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Uniform distribution question

lemonthree

New member
Apr 11, 2016
14
I need guidance on part c, finding the cdf/pdf of Y.

I understand that for X>3, Y=6-X and for X<3, Y=X.
For X = 3, Y=3

For part b, I got P(Y>y)= (3-y)/3, for 0≤y<3

Now for part c, I know P(Y>y) relates to the cdf.
But the definition of cdf relates to P(Y<y), so I'm guessing I have to
do 1-P(Y>y) to get the cdf which is y/3, 0≤y<3.

I'm thinking the pdf would be 1/3 for 0≤y<3?

I know for sure Y is a uniform distribution.
I'm not too sure on the interval (x-a)/(b-a)
Is it Y~Uniform distribution(0,3)?question.jpg
 

GJA

Well-known member
MHB Math Scholar
Jan 16, 2013
260
Hi lemonthree,

The short answer to your post is that you're basically correct on everything you wrote. This response is really to help clean up some of the details. Please refer to the image below, which is a plot of the random variable $Y$ as a function of $X$, as defined by $Y = \min\{X, 6-X\}$.

For completeness in part (b), the values for $P(Y>y)$ should be included for $y\leq 0$ and $y\geq 3$. From the graph below we see that

$P(Y > y) = \begin{cases}
1 & y\leq 0\\
1-\frac{y}{3} & 0\leq y\leq 3\\
0 & y\geq 3
\end{cases}$

For part (c) you can certainly use $P(Y<y) = 1-P(Y>y)$ and the formula from part (b) to get

$P(Y < y) = \begin{cases}
0 & y\leq 0\\
\frac{y}{3} & 0\leq y\leq 3\\
1 & y\geq 3
\end{cases}$

Another possibility is to reason geometrically. For example, if $y = 1$ (as shown in the figure), we can see that $P(Y < 1) = P(X<1\,\text{or}\, X>5) = 2\cdot P(X <1) = 1/3,$ where the second equality is true because the graph is symmetric about the vertical line $X = 3.$ This same argument can be used for any $y$ such that $0\leq y\leq 3$; i.e., $P(Y<y) = P(X<y\,\text{or}\, X>6-y) = 2\cdot P(X<y) = \frac{2y}{6}=\frac{y}{3}$ for all $0\leq y\leq 3$.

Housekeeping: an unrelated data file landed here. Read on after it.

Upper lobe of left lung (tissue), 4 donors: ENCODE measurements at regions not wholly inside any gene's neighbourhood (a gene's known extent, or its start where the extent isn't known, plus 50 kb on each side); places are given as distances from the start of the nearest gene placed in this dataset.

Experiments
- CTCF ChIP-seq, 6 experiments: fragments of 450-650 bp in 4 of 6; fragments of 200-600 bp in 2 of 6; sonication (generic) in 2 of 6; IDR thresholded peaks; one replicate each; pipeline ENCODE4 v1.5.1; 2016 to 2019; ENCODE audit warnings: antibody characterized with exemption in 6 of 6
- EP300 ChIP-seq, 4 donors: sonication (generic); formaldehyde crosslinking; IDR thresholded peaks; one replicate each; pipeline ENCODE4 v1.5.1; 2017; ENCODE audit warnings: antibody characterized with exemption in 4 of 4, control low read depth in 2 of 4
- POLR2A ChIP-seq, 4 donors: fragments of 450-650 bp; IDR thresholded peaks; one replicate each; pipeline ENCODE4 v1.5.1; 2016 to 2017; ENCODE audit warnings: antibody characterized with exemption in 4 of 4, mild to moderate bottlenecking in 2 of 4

desmos-graph (1).png

The CDF is pictured below. The PDF is obtained by taking the derivative of the CDF. I suspect you're familiar with derivatives. If not, derivative means the slope of a graph. Hence, when we say the PDF is the derivative of the CDF, we mean we get the PDF by looking at the slopes of the CDF. Because there are sharp corners in the graph of the CDF, it is technically not differentiable at these points, which results in so-called "jump discontinuities" in the PDF. In any case, the resulting PDF is given by

$f(t) = \begin{cases}
0 & t< 0\\
\frac{1}{3} & 0\leq t\leq 3\\
0 & t> 3
\end{cases}$




desmos-graph (2).png
 
Last edited:

lemonthree

New member
Apr 11, 2016
14
Thank you so much GJA. That was very helpful. I just have a question on this part regarding the inequality signs.

For completeness in part (b), the values for $P(Y>y)$ should be included for $y\leq 0$ and $y\geq 3$. From the graph below we see that

$P(Y > y) = \begin{cases}
1 & y\leq 0\\
1-\frac{y}{3} & 0\leq y\leq 3\\
0 & y\geq 3
\end{cases}$
Should it be
$P(Y > y) = \begin{cases}
1 & y\ < 0\\
1-\frac{y}{3} & 0\leq y\leq 3\\
0 & y\ > 3
\end{cases}$
instead? Or both ways work fine? Although the values are the same I'm not very sure whether I'm mathematically correct...
 

GJA

Well-known member
MHB Math Scholar
Jan 16, 2013
260
Great question, and glad to hear the post was helpful.

Since the values are the same, both answers are acceptable. Because the values are the same, the CDF is a "continuous" function; meaning there aren't jumps/different values at the points $y=0$ and $y=3$. For comparison, the PDF is not continuous at $y=0$ and $y=3$. This can be seen as jumps in the graph below. For the PDF, you can see that we used strict inequalities to define $f(t)$.

desmos-graph(3).png
 

lemonthree

New member
Apr 11, 2016
14
Ah ok, that makes sense. Thank you so much for your help!